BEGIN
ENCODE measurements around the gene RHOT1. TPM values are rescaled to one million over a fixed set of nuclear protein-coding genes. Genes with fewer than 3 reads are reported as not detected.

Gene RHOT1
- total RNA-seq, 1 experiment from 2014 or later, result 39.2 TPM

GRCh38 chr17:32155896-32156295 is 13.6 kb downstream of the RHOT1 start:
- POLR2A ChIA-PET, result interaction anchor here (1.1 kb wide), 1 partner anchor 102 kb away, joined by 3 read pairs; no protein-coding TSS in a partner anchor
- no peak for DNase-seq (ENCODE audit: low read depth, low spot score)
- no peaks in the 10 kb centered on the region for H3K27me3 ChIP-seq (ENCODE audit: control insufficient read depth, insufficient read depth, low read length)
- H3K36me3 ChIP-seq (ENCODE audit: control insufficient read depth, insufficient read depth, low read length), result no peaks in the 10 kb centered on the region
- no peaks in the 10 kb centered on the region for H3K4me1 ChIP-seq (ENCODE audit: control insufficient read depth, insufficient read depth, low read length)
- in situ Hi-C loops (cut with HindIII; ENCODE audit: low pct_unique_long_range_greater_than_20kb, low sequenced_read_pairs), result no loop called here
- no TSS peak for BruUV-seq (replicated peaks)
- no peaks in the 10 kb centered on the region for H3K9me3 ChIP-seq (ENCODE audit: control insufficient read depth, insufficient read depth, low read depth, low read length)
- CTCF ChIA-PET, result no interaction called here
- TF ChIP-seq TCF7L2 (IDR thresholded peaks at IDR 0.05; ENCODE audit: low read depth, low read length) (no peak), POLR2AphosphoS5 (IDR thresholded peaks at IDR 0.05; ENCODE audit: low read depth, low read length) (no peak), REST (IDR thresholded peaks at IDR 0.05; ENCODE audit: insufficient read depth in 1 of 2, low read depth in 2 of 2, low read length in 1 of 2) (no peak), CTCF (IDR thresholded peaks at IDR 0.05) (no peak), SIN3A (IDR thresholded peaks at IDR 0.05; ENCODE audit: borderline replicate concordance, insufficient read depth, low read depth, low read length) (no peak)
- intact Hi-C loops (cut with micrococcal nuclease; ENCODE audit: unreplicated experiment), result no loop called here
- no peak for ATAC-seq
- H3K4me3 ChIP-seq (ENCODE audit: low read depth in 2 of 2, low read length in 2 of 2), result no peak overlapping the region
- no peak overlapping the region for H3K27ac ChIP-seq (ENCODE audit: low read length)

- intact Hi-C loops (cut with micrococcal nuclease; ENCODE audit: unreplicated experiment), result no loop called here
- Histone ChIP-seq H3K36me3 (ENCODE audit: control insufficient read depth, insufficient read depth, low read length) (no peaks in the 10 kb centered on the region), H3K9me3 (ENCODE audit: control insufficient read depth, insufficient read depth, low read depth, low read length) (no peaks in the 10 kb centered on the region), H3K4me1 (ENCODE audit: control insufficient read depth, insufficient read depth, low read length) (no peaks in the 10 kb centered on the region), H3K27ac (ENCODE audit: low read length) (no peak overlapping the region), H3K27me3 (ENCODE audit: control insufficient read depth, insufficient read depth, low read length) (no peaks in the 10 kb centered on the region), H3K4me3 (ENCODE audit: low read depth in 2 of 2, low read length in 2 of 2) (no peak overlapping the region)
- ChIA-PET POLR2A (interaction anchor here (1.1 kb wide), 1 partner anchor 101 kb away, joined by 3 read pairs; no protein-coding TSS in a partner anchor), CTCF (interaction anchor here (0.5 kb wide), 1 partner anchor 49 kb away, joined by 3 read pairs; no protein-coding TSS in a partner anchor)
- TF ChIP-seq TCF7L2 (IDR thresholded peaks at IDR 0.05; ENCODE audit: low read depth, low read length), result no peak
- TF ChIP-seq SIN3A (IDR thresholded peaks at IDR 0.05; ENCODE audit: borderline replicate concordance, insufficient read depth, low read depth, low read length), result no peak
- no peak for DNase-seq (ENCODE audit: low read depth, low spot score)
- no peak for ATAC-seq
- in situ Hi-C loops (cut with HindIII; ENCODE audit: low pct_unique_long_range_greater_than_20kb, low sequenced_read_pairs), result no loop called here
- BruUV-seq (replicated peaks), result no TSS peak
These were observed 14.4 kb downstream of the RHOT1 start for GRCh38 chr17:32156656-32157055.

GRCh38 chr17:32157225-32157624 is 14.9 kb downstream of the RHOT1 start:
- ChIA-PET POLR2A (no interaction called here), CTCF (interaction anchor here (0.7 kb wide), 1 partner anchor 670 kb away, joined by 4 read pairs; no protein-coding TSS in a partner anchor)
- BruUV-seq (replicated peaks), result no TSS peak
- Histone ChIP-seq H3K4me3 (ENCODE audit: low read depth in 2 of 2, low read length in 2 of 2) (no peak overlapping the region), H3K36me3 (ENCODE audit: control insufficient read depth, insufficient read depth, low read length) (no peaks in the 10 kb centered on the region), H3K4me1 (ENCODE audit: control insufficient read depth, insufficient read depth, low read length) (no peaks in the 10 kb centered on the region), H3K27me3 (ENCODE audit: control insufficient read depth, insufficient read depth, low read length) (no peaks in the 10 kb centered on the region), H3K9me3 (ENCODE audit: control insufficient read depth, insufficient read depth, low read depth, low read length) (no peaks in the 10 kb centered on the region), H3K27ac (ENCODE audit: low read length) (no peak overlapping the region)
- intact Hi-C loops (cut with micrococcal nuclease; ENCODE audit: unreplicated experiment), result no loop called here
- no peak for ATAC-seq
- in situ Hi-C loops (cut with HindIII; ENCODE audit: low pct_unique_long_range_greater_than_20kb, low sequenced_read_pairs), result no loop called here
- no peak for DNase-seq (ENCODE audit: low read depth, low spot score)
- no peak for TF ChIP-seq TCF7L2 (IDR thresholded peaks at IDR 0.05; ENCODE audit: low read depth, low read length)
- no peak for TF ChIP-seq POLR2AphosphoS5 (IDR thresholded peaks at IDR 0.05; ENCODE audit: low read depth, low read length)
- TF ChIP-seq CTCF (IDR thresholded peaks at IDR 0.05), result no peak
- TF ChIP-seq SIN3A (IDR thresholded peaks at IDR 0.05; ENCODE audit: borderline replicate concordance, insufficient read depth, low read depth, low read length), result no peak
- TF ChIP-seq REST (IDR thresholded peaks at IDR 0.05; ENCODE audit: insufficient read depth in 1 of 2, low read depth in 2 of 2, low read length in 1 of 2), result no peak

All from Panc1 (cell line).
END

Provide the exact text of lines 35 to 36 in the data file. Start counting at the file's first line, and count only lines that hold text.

- in situ Hi-C loops (cut with HindIII; ENCODE audit: low pct_unique_long_range_greater_than_20kb, low sequenced_read_pairs), result no loop called here
- no peak for DNase-seq (ENCODE audit: low read depth, low spot score)